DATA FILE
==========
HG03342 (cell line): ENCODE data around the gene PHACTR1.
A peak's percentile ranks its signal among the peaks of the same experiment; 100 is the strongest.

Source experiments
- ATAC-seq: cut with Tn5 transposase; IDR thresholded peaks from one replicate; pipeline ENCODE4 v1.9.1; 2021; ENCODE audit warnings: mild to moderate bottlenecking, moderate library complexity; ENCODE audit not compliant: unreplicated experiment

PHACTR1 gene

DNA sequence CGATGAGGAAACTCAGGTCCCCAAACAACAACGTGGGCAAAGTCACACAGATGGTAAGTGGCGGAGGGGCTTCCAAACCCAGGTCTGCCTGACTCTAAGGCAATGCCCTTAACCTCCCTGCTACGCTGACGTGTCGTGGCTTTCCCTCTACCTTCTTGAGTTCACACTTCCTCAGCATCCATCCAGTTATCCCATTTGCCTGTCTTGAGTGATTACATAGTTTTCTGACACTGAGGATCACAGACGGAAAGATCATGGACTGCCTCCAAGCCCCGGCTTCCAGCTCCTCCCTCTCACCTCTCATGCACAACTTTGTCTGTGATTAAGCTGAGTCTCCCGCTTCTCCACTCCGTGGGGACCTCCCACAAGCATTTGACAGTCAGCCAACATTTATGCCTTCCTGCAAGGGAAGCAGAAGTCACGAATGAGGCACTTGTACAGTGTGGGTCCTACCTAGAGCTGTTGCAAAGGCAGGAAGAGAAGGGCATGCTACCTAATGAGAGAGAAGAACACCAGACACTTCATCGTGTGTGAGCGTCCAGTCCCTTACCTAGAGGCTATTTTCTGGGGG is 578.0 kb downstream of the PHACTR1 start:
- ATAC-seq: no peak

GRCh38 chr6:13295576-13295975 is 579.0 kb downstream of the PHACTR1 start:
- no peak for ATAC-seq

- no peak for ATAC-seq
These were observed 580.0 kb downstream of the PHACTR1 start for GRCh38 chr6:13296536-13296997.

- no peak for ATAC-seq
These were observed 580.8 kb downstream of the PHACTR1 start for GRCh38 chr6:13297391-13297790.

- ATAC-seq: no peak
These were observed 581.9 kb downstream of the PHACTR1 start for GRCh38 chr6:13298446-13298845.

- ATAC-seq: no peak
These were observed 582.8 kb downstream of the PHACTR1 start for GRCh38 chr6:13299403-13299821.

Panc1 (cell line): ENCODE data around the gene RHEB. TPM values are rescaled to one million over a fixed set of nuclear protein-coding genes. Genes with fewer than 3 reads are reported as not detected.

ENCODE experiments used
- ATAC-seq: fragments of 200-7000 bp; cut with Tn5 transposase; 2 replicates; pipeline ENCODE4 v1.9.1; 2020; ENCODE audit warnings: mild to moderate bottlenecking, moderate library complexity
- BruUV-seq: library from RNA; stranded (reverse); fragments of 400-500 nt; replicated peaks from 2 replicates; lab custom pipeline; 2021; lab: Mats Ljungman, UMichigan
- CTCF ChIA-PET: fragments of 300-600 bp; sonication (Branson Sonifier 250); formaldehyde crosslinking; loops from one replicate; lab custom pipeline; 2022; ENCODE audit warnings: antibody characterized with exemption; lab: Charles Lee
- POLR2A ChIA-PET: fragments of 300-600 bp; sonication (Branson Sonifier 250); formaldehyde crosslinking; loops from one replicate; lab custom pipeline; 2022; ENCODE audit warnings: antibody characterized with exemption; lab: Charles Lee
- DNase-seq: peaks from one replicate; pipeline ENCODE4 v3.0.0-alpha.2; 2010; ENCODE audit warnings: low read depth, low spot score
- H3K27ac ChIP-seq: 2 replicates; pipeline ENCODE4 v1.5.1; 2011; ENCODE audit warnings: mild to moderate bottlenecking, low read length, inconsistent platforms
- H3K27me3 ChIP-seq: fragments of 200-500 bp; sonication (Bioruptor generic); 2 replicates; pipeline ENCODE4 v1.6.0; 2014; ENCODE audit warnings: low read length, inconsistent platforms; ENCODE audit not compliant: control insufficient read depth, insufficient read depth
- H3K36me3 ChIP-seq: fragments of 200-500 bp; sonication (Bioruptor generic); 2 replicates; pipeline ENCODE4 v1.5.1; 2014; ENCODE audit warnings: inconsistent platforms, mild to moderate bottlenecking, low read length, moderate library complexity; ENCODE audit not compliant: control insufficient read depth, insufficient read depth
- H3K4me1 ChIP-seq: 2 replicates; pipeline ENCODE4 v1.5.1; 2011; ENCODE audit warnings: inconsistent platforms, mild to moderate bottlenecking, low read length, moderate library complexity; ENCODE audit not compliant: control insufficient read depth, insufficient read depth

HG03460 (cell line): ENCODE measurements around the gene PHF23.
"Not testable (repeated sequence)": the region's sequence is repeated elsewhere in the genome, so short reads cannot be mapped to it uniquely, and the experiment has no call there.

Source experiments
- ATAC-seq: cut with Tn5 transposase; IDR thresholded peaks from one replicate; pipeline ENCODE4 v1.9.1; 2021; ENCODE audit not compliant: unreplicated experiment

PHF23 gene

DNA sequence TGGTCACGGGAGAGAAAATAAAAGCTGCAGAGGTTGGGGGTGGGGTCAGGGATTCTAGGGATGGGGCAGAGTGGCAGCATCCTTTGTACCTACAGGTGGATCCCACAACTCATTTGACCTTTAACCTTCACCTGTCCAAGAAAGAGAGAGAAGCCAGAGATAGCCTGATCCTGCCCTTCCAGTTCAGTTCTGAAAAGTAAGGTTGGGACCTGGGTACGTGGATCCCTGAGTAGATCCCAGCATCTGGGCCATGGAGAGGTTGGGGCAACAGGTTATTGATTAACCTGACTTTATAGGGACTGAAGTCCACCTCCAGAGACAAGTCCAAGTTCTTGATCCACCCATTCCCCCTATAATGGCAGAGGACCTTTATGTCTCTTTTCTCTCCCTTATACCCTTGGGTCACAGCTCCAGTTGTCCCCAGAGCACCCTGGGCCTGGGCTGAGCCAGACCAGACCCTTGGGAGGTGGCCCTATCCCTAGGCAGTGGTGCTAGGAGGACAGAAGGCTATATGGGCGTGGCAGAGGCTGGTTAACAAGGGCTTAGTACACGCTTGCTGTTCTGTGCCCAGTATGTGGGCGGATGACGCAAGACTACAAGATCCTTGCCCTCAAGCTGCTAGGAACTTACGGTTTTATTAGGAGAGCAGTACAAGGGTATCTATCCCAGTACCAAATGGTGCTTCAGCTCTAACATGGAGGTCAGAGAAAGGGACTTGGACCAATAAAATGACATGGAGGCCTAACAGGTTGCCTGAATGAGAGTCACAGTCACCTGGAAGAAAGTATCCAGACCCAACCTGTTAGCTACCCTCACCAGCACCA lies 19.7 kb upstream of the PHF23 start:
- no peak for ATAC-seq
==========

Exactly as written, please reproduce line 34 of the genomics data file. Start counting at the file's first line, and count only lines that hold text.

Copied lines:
DNA sequence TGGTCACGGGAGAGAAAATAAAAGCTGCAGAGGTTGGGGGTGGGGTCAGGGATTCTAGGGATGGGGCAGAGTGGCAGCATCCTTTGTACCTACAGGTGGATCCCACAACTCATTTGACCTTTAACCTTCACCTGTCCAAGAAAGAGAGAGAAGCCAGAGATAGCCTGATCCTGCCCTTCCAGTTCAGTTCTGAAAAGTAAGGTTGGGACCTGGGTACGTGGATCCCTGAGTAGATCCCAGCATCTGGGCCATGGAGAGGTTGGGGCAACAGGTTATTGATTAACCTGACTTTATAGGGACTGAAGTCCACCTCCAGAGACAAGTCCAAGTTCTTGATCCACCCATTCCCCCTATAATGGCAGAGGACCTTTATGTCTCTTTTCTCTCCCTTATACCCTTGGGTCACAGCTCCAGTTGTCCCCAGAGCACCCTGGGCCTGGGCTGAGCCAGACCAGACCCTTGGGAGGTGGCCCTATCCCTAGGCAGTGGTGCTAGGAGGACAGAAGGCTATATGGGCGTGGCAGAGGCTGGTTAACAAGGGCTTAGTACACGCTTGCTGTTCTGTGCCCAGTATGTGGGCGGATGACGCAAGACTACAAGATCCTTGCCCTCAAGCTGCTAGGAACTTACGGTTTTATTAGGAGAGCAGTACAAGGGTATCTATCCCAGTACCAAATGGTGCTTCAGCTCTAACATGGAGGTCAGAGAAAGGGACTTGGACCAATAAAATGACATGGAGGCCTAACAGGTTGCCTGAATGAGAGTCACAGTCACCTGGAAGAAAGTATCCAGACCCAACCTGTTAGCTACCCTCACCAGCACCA lies 19.7 kb upstream of the PHF23 start: